Summer Sabbatical | Madhu Bazaz Wangu
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Summer Sabbatical

Summer Sabbatical

I started 2008 by writing short stories. By the end of May I was working on my sixth. In June, as always, I shift my attention to reading. For me, June, July and August are focused reading months with only a smattering of writing.
During spring/summer months I read on the back deck, sip my morning tea and breathe in the scent of morning glories, marigolds and mums. I read on the plane, on the beach, in bookstores and only sometimes in my study, when it rains. I drink a cup of coffee. I read and think about what I have read. I highlight the lines that teach and inspire.

This spring I started with Doris Lessing’s Stories followed by Isabel Allende’s The Stories of Eva Luna. Finally, I read Roald Dahl’s Collected Short Stories. The three authors have strong writing styles and authoritative voices. So, in between I had to clear my palate by reading about writing. This helped me to shift from fictional dream of one author, come back to earth and move on to the next author.

In her thirty-five stories Lessing shows her artistry, her mastery of words. A realist, her theme of ordinary men and women in marriage and other relationships reflect each character’s psychological make up. Her stories express the dangers social systems face if they neglect their women. Yet she reassured me that women have lived and continue to live rich lives.
Her knowledge and sensitivity of her characters’ frame of mind is superb and information about their lives enormous. She transported me to a world populated by ordinary people under complex social and familial situations.
In between this and the next book, I read Dorothea Brande’s Becoming a Writer. She believes that anyone can learn the magic of writing, that writers are magicians.

Isabel Allende’s twenty-three stories were seductive, sensuous and intoxicating. They stirred passion and love through the beliefs, convictions, and honor of the characters that her fictional dream evoked. At times, the narrative ran through several pages but it was not boring because the characters enchanted and loved. Like the thorny cactus in the shimmering deserts of Latin America and Chile they bruised and allured.
Allende captures a whole life in a few sentences. She juxtaposes day-to-day life with miracles, the ordinary with the supernatural and lets the two contrasting situations affect one another. The sights, sounds and tastes came alive. The experiences were universal.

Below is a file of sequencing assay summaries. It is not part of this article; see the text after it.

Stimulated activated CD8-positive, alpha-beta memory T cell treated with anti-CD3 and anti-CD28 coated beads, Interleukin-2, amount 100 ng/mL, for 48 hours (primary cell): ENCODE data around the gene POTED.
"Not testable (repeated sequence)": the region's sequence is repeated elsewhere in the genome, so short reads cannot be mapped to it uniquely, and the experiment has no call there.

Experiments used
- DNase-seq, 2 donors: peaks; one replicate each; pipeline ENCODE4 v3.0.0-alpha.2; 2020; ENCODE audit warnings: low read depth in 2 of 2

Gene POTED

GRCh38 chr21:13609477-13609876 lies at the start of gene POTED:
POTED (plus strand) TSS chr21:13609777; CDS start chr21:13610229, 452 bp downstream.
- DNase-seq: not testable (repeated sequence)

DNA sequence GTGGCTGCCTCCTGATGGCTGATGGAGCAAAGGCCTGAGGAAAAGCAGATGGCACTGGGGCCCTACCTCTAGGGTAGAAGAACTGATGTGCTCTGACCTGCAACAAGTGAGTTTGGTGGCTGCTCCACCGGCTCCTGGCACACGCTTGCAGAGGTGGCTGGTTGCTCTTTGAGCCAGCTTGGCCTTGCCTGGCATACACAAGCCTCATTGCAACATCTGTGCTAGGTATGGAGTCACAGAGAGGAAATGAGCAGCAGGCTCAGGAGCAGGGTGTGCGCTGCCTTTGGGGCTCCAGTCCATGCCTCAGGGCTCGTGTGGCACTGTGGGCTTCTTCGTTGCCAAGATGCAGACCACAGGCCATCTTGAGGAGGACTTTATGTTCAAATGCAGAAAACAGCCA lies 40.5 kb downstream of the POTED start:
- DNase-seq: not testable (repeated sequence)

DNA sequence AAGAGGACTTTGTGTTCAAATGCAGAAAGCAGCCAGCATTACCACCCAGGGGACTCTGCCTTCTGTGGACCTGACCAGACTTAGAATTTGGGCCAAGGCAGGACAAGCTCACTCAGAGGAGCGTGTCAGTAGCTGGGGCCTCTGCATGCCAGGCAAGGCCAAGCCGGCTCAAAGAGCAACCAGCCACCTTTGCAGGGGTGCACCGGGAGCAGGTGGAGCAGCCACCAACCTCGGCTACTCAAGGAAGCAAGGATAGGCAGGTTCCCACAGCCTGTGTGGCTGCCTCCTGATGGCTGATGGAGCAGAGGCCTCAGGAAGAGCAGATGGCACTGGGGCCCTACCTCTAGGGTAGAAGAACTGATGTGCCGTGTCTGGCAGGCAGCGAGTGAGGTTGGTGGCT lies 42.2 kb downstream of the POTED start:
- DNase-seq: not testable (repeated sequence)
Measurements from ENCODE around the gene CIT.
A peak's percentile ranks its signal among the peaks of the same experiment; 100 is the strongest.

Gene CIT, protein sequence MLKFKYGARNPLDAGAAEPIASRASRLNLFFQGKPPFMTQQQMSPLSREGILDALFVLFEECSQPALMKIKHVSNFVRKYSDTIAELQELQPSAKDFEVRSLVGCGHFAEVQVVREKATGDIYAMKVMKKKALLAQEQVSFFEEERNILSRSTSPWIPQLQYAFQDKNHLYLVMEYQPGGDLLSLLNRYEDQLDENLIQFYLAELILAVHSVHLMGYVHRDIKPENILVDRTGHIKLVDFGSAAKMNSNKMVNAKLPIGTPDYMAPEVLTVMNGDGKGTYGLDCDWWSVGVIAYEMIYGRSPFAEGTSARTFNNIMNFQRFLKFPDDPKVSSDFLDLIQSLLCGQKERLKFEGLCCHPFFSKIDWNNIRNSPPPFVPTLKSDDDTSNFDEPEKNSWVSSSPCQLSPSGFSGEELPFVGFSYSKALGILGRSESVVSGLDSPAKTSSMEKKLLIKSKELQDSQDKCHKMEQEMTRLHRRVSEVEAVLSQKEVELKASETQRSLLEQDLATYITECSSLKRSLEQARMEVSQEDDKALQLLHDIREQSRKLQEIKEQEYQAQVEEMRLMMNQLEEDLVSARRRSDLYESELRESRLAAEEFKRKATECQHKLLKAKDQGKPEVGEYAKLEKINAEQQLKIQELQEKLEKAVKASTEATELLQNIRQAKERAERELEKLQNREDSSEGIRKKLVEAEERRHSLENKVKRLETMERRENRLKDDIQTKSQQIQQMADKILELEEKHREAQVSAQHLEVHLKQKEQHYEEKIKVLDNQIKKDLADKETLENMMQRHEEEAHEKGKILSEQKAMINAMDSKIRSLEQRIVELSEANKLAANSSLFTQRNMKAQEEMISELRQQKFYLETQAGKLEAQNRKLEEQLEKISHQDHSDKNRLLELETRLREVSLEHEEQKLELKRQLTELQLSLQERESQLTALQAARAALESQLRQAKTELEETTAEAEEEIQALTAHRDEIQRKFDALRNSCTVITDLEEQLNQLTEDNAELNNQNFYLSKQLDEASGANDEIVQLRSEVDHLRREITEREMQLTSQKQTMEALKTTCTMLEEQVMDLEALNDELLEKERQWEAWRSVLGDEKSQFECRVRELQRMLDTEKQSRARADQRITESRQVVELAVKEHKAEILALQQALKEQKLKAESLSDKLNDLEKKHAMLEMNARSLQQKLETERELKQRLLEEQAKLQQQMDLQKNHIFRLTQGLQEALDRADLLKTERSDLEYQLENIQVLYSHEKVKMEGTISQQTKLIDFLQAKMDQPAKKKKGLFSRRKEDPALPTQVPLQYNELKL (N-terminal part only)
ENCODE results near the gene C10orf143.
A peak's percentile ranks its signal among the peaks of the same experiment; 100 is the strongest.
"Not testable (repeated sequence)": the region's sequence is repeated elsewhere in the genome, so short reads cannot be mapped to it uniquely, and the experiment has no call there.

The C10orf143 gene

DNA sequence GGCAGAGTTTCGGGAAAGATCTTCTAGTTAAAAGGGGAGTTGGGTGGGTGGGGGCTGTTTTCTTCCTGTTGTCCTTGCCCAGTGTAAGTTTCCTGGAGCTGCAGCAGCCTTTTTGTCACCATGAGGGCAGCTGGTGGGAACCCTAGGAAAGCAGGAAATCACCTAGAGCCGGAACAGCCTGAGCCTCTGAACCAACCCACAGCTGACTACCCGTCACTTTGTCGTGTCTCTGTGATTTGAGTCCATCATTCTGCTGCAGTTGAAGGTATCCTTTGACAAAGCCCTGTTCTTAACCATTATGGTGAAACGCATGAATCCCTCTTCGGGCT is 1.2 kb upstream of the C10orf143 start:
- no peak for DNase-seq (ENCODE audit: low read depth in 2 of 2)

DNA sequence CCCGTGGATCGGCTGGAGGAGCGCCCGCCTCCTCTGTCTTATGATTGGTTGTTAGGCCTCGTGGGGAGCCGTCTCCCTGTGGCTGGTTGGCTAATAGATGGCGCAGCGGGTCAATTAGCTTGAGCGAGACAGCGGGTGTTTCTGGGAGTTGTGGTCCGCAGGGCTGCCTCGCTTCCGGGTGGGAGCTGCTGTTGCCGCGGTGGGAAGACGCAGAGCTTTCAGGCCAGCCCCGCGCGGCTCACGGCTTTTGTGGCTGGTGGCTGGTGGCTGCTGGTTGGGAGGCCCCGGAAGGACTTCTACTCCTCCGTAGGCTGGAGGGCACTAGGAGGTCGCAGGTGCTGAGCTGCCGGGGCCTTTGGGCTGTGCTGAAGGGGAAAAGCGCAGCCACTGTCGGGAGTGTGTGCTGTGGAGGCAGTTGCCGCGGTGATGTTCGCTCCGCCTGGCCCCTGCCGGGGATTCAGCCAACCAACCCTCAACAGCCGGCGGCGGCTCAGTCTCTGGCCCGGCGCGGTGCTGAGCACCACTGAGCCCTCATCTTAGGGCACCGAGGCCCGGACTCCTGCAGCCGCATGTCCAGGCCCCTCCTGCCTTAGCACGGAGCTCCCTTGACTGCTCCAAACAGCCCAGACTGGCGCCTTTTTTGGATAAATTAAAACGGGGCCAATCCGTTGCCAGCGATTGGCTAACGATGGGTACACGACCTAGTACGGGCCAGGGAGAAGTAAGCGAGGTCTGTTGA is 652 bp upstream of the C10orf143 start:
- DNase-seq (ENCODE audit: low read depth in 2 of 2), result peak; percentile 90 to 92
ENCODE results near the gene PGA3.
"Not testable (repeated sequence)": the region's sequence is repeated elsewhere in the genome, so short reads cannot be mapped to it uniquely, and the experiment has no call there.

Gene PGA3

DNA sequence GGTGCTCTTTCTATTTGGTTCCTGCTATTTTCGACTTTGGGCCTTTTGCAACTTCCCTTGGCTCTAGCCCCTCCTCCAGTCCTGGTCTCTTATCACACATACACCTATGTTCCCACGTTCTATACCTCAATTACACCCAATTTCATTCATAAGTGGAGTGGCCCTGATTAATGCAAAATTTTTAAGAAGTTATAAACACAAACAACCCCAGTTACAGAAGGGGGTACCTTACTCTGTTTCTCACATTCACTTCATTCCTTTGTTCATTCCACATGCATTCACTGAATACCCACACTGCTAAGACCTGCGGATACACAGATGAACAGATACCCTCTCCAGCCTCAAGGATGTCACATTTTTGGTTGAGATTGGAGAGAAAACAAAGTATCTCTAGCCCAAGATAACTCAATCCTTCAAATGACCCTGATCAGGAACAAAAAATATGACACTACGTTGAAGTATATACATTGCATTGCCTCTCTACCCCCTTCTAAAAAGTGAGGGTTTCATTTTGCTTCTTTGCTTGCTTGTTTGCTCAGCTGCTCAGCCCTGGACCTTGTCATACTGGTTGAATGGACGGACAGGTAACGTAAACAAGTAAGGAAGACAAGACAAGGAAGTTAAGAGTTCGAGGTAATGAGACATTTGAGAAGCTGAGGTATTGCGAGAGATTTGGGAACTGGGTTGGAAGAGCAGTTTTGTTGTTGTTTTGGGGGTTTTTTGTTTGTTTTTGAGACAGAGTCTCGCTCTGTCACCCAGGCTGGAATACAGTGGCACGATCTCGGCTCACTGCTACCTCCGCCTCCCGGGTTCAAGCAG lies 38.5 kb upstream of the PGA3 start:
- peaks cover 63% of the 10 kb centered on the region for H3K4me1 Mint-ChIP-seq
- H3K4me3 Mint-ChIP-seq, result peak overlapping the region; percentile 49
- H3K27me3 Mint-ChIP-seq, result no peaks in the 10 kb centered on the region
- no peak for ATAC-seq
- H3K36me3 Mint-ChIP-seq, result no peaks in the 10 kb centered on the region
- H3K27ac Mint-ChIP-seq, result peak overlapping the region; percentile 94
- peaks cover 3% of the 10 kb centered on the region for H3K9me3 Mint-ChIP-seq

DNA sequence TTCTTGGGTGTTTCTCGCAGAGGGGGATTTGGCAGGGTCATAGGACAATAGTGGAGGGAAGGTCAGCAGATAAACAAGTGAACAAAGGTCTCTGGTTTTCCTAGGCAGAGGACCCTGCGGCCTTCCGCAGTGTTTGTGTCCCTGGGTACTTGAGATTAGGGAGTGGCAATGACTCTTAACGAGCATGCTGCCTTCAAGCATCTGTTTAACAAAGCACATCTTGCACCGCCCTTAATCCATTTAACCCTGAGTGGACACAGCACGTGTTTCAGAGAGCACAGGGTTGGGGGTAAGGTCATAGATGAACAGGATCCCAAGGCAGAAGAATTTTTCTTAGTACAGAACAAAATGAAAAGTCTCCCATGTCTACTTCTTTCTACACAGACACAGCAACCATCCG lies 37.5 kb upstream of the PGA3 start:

This time I had to clear my palate with someone intellectual, someone as non-sensuous and non-sensual as V.S. Naipaul. I read his Reading and Writing: A Personal Account. This made me realize that some writers are prodigies but for some others writing style and voice comes slowly, in spurts. In both cases, however, the magical art of writing is a grueling process.

My last summer reading was light. Like candy and cashews, Roald Dahl’s forty-eight stories are addictive. So unpredictable! I was never sure if the hero or the villain was going to win in the end. Somewhere in each tale a twist is injected. While in Allende’s stories everyday co-exists with supernatural, in Dahl’s stories macabre malice springs from the ordinary. He crafts humor with sophistication, yet his humor is sadistic. In his delightfully moral and unsentimental tales he juxtaposes scenes and people that jolted me but never out of his world of dreams.

It is September now and I am absorbing the essence of my summer reading. Although my particular interests, spirituality and aesthetics, seem to be far removed from the fictional world of the three authors I read, each one of them has inspired me. Their creative styles and individual voices have stirred my imagination. I am to weave the apparition created thus to write my next four short stories by the end of this year.
Summer spoils me, changes my habits. I have to force myself each morning to sit down and write at least 500 words a day. In May I wrote 1000. I will get back to that. I get a feeling of deep satisfaction when I write the quota of the day.

1 Comment
  • “the magical art of writing is a grueling process”

    Ay, isn’t that the truth?!

    Glad you had a chance to escape the writing process to enjoy a few books this summer. I hope it let you relax, unwind, and absorb so that you have a productive fall. Considering you wrote 6 short stories earlier this year in a relatively short period of time, I have no doubt you could do it again!

    September 9, 2008 at 6:02 pm

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